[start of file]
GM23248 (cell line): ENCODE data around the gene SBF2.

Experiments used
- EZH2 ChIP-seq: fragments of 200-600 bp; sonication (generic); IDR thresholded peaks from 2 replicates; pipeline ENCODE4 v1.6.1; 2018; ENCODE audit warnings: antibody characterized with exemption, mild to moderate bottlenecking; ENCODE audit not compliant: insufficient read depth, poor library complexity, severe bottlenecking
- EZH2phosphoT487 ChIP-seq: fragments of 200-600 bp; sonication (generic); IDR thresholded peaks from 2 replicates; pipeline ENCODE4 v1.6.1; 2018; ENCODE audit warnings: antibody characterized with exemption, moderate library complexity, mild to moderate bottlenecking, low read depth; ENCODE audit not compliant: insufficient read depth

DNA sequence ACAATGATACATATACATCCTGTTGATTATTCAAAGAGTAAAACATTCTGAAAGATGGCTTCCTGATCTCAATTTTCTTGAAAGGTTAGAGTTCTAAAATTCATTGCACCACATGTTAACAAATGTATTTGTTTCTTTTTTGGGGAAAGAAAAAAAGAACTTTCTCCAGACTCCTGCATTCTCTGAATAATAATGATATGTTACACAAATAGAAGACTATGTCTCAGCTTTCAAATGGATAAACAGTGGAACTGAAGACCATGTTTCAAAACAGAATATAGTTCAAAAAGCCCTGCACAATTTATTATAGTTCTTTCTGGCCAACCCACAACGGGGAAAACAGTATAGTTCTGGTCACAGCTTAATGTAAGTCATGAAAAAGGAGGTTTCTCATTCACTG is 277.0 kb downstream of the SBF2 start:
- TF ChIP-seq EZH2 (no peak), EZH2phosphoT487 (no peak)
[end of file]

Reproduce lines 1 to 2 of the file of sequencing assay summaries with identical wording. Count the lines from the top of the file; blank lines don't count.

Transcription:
GM23248 (cell line): ENCODE data around the gene SBF2.

Experiments used